Libya’s Foreign Minister Najla al-Mangoush and Turkish counterpart Mevlut Cavusoglu give a joint press conference in the capital Tripoli on May 3, 2021. (AFP)
While the world has been in lockdown because of the Covid epidemic, a new military power has appeared on the world stage: Turkey. One which has shot down Syrian, Russian and Armenian military aircraft and faced no consequences. One which has obtained Russian S-400 anti-aircraft weapons but whose standing as NATO’s second largest and most militarily powerful member has only been enhanced. One which has staged military interventions directly or by proxy from North Africa to the Caucasus with impunity. One which no nation or combination of nations has confronted.
Having assisted its “one nation, two states” ally Azerbaijan in its successful war against Nagorno-Karabakh and Armenia a few months ago; while continuing to conduct a large-scale military offensive in northern Iraq currently (the Turkish ambassador to Iraq has been summoned over the recent visit of Defense Minister Hulusi Akar to a Turkish military base in northern Iraq); as it escalates attacks on government targets in Syria directly and through its mercenaries; and as it becomes involved in the war against the central government of Yemen, it has also become the main power broker in post-civil war Libya.
On May 3 a delegation representing the top foreign policy and military leaders of the nation were in Libya to consolidate control over a new coalition government there.
Foreign Minister Mevlüt Çavuşoğlu, Defense Minister Hulusi Akar, director of the National Intelligence Organization Hakan Fidan, Chief of General Staff General Yaşar Güler and the Justice and Development Party (AKP) governing party’s Foreign Affairs Deputy Chair Efkan Ala visited the capital of Tripoli on May 3. The formal delegation consisted of the first three, with the head of the military and the AKP member accompanying them.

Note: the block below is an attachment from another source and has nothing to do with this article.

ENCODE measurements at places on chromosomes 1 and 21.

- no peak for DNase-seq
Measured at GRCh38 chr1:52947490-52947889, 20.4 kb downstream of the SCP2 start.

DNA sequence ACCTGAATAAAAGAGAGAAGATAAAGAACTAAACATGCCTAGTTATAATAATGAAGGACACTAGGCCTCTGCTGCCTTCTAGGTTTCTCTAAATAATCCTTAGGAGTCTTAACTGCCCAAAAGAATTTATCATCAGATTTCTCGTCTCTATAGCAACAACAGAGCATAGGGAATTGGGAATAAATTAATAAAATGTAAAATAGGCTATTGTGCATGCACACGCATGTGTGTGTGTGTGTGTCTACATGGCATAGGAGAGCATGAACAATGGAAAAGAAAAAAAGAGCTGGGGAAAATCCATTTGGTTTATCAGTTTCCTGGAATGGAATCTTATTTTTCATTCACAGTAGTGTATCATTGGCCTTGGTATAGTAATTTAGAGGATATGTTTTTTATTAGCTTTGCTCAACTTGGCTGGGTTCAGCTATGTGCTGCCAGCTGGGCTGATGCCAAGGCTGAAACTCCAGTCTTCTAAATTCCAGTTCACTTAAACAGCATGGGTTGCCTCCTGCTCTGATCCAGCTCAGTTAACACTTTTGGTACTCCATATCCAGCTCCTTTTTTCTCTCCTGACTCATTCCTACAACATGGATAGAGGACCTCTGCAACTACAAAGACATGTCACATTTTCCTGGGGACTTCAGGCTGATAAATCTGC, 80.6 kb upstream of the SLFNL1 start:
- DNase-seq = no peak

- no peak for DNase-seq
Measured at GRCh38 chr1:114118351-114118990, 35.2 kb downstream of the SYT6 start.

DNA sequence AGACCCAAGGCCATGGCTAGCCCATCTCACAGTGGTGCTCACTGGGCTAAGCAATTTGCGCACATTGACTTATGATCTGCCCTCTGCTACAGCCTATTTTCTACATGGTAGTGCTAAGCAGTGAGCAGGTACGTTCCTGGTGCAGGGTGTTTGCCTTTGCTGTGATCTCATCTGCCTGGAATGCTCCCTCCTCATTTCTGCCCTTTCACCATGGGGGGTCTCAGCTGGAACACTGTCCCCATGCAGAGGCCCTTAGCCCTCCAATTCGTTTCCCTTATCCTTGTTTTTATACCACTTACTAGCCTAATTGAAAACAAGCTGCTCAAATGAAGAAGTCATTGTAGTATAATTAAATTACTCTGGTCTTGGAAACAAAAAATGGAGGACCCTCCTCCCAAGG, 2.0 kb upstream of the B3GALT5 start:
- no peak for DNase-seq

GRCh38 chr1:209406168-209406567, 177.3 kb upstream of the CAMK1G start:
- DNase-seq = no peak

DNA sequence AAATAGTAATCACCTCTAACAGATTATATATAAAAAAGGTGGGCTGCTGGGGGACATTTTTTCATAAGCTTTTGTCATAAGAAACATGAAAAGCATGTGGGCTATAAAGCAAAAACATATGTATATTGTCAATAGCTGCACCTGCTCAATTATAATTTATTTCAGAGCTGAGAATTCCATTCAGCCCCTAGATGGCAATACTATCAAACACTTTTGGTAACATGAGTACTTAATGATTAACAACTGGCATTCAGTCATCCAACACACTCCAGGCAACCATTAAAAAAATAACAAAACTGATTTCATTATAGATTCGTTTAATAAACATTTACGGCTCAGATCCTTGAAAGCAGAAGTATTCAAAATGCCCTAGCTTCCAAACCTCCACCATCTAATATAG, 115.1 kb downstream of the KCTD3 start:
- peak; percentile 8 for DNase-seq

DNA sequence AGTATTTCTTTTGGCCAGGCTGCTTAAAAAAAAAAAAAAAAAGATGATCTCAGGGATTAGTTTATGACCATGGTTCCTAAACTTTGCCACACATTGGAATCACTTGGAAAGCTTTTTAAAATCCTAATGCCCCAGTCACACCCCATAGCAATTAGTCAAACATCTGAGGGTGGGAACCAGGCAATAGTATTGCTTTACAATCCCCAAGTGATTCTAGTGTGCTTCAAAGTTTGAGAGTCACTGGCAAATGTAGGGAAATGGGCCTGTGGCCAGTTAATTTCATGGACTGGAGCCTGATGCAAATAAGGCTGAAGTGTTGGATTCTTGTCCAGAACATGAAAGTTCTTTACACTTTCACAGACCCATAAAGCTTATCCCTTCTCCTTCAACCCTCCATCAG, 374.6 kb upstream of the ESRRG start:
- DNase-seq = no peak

It was the first trip by major Turkish officials since the inauguration of the new government on March 15.
Flanked by his Libyan counterpart, Foreign Minister Çavuşoğlu spoke of the “preservation of Libya’s integrity, sovereignty, independence, and political unity.” Rather, what had been accomplished is the abolition of the nation’s last vestige of sovereignty and independence.
The intricacies of the civil war in the nation from 2014-2020 following the seven-month air war waged by U.S. Africa Command and NATO in 2011 are a matter for historians to interpret for decades to come. The disparate threads of shifting alliances and allegiances, the alternating rivalry and cooperation between foreign sponsors, the often thin line between religious and secular motivations will not be easy, if ever fully possible, to clarify.
During the fighting Turkey backed the Government of National Accord; Russia, France, Egypt and the United Arab Emirates supported the Libyan National Army. (This is from a Turkish account. There are others.) The new coalition government is a combination of the two. As with the anti-government forces fighting in 2011, the belligerents largely consisted of conflicting regional groups; the Government of National Accord is based in Tripoli; the Libyan National Army of General Khalifa Haftar is centered in the east of the country.
The composition of the Turkish delegation yesterday leaves little doubt as to who is control of the nation.
The equivalent would be U.S. Secretary of State Antony Blinken, Defense Secretary Lloyd Austin, Chairman of the Joint Chiefs of Staff General Mark Milley, Director of National Intelligence Avril Haines, CIA director William Burns and the top foreign policy official of the Democratic Party arriving on the same plane in a war-wracked, impoverished, fragmented nation of less than seven million people. An event that has never occurred before or ever will.
If it did any discussion of the country’s integrity, sovereignty and independence (see above) would be seen for what it was: the cruelest irony.